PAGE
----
A FAST-FORWARD SPRING AT THE HARVARD FOREST
Well after all that drama this year’s spring turned out to be, what would you guess….early? Late? Or just about …normal.
Exactly. Boston saw record cold, and the Woods Crew here at the Forest – my authority on winter — can’t remember a snowier, tougher season. We all thought spring would take its sweet time.
But the big surprise is that spring at the Harvard Forest is right dead on mean average normal for the past 25 years. Not only that, but after a cool April without much happening, in May it suddenly turned and then stayed hot, with temperatures in the 70s and upper 80s, creating an unusually compressed season. A fast-forward spring. We have shot into tank top weather so fast it seems impossible that there were more than two feet of snow on the ground a month ago. Now here we are with the trees already at least half in their leaves – and some are further along than that.
“It wasn’t early. It wasn’t late. But it was very compressed, that’s the takeaway,” said John O’Keefe, field phenologist at the Harvard Forest just back from surveying his trees this afternoon, tracking bud emergence and leaf growth.
Usually, it takes about three weeks or longer for all the species he tracks to leaf out. But this year just about all of the 42 trees John tracks in the spring for leaf emergence, from red oaks to beeches, birches, black cherry, red maple, paper birch, trembling aspen and striped maple broke bud within a week’s time.
“Everything was primed, and popped at once. It’s been hot, and it’s still hot today, I bet there will be more out now than when I looked this morning. I’ll bet by Friday it’s 100 percent emergence.”
John records bud break when the entire leaf is first visible, to the base of the stem. By his survey today, every tree he checks was in more than 50 percent bud break. The only laggards were one white oak, a white ash, and a red maple – only because it has so many flowers. By the next day the ash was in leaf, too.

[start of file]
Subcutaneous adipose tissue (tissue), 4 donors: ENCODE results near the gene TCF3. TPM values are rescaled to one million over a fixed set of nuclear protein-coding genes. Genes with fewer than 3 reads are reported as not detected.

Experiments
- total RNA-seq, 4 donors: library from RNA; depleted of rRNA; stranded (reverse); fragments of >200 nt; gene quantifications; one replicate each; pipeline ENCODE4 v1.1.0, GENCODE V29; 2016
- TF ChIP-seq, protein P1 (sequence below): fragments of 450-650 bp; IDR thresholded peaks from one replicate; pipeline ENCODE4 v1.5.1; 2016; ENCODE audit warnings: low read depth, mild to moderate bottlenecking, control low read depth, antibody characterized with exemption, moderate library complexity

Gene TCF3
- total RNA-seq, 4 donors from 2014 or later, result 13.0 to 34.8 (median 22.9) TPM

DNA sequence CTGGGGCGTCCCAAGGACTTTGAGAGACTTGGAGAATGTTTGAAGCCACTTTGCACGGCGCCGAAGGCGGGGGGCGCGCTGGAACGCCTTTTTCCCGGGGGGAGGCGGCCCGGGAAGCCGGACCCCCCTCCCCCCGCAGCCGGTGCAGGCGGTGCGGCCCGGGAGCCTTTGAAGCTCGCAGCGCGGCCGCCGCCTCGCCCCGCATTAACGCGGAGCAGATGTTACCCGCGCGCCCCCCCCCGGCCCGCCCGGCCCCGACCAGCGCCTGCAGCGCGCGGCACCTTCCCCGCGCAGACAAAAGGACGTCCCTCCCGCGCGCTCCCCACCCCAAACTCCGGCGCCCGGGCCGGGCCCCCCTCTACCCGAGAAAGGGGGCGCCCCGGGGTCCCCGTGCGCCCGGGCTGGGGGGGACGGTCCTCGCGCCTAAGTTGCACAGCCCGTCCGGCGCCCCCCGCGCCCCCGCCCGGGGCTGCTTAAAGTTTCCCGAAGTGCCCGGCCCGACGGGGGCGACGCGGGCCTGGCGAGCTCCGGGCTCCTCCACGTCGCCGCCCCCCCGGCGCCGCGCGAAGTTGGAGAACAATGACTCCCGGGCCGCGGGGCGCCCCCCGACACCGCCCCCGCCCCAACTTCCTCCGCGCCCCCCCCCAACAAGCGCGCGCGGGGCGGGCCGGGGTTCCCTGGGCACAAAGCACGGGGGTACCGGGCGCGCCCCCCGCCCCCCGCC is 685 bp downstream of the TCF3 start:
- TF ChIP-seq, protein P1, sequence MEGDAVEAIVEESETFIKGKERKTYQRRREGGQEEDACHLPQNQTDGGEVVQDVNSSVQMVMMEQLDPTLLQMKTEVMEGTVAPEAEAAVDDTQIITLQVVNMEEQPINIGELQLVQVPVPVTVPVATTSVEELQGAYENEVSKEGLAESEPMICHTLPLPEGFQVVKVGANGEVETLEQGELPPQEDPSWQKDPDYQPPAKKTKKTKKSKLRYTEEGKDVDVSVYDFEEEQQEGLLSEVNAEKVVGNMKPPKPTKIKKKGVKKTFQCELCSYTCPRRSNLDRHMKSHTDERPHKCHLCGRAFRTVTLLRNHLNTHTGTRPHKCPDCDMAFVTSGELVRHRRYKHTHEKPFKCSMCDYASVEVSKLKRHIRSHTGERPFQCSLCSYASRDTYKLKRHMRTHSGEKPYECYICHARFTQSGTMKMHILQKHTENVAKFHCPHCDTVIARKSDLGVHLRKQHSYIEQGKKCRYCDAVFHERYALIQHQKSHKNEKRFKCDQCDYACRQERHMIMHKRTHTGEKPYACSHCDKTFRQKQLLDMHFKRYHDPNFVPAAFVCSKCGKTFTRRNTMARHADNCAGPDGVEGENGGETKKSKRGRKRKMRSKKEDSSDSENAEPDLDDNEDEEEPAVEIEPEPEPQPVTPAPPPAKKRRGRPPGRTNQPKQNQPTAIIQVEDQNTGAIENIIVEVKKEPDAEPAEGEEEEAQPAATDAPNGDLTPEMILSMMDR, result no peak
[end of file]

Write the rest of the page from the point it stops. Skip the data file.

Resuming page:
It’s not just the trees that are booming into spring. The animals and birds are back, too. I saw a lovely garter snake today. On Saturday, visiting students from the Harvard Extension School discovered a yellow spotted and red backed salamander under a log. You can see a video made by Louise Johnson from her visit here. The warblers are out in force, and I’ve seen my first scarlet tanagers, one of the most shockingly red birds in the woods. The wood frogs are long finished calling and the ponds I check are replete with egg masses. The peepers are still going strong, even using a little pond in the cow pasture behind my house.
As I write this, the fragrance of Korean spice viburnum, two floors down outside the back door of Shaler Hall, is drifting in the window to my office which is deliciously wide open to the spring breeze.
Speaking of flowers. Now is the time of the spring ephemerals. Flowers and forest herbs began emerging and blooming a week ago and it won’t be long before the tree canopy closes and the show is over. Ferns are already nearly knee high.
Spring ephemeral wildflowers and herbs take advantage of the sunlight pouring through the tree canopy before the leaves are fully out. The forest floor is receiving its maximum light and sun right now – and more species are in flower by the day.
John began tracking the seasonal timing of the forest canopy and woodland shrubs in 1990. His records have become particularly valuable because he has compiled such a long record by a single observer. This was his 26th spring walking his 2.5 mile survey in the woods.
Phenology – observance of biological events in nature that are influenced by climate – is an ancient practice, with new scientific relevance because it shows the influence of global change on living things. Here at the Harvard Forest, John’s data shows spring on average is arriving earlier, fall later, and winter is squeezed on both ends. The growing season over 25 years John has been observing these woods has extended by about four and a half days, with most of the extension coming with later onset of fall.